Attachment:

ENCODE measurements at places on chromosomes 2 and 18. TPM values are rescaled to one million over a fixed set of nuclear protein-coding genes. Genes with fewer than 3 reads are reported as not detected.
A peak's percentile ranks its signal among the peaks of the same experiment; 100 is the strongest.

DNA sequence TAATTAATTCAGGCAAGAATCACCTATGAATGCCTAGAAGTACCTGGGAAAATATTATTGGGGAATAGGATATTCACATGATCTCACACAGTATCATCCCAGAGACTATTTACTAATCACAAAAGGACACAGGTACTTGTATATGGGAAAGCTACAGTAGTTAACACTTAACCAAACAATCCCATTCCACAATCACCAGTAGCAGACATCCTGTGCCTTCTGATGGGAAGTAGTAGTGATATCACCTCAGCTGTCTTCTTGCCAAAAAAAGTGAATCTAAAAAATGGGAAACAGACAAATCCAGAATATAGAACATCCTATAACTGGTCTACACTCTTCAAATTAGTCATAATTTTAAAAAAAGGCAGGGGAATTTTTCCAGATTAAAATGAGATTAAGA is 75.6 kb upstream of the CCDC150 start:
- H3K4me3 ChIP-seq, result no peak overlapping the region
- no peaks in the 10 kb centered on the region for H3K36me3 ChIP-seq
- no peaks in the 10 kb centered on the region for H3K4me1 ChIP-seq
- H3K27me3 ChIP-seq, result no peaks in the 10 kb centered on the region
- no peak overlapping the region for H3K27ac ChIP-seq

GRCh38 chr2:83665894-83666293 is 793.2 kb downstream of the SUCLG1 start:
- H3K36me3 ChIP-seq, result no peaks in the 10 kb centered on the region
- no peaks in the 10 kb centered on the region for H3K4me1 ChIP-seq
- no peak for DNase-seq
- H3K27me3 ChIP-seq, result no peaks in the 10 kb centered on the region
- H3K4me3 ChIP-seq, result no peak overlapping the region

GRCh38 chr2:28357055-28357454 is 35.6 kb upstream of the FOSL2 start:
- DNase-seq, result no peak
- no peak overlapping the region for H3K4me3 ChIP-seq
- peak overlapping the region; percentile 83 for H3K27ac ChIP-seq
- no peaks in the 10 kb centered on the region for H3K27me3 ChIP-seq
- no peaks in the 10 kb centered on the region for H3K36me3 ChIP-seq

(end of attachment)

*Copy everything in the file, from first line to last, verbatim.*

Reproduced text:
ENCODE measurements at places on chromosomes 2 and 18. TPM values are rescaled to one million over a fixed set of nuclear protein-coding genes. Genes with fewer than 3 reads are reported as not detected.
A peak's percentile ranks its signal among the peaks of the same experiment; 100 is the strongest.

DNA sequence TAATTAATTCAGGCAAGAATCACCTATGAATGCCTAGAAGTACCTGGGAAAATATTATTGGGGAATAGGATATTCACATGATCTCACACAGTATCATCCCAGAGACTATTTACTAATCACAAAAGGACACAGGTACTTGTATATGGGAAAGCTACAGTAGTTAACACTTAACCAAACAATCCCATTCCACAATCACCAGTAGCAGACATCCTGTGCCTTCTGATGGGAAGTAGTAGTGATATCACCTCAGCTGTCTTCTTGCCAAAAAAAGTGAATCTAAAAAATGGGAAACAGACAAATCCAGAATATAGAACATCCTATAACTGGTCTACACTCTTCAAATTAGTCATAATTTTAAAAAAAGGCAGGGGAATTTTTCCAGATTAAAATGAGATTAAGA is 75.6 kb upstream of the CCDC150 start:
- H3K4me3 ChIP-seq, result no peak overlapping the region
- no peaks in the 10 kb centered on the region for H3K36me3 ChIP-seq
- no peaks in the 10 kb centered on the region for H3K4me1 ChIP-seq
- H3K27me3 ChIP-seq, result no peaks in the 10 kb centered on the region
- no peak overlapping the region for H3K27ac ChIP-seq

GRCh38 chr2:83665894-83666293 is 793.2 kb downstream of the SUCLG1 start:
- H3K36me3 ChIP-seq, result no peaks in the 10 kb centered on the region
- no peaks in the 10 kb centered on the region for H3K4me1 ChIP-seq
- no peak for DNase-seq
- H3K27me3 ChIP-seq, result no peaks in the 10 kb centered on the region
- H3K4me3 ChIP-seq, result no peak overlapping the region

GRCh38 chr2:28357055-28357454 is 35.6 kb upstream of the FOSL2 start:
- DNase-seq, result no peak
- no peak overlapping the region for H3K4me3 ChIP-seq
- peak overlapping the region; percentile 83 for H3K27ac ChIP-seq
- no peaks in the 10 kb centered on the region for H3K27me3 ChIP-seq
- no peaks in the 10 kb centered on the region for H3K36me3 ChIP-seq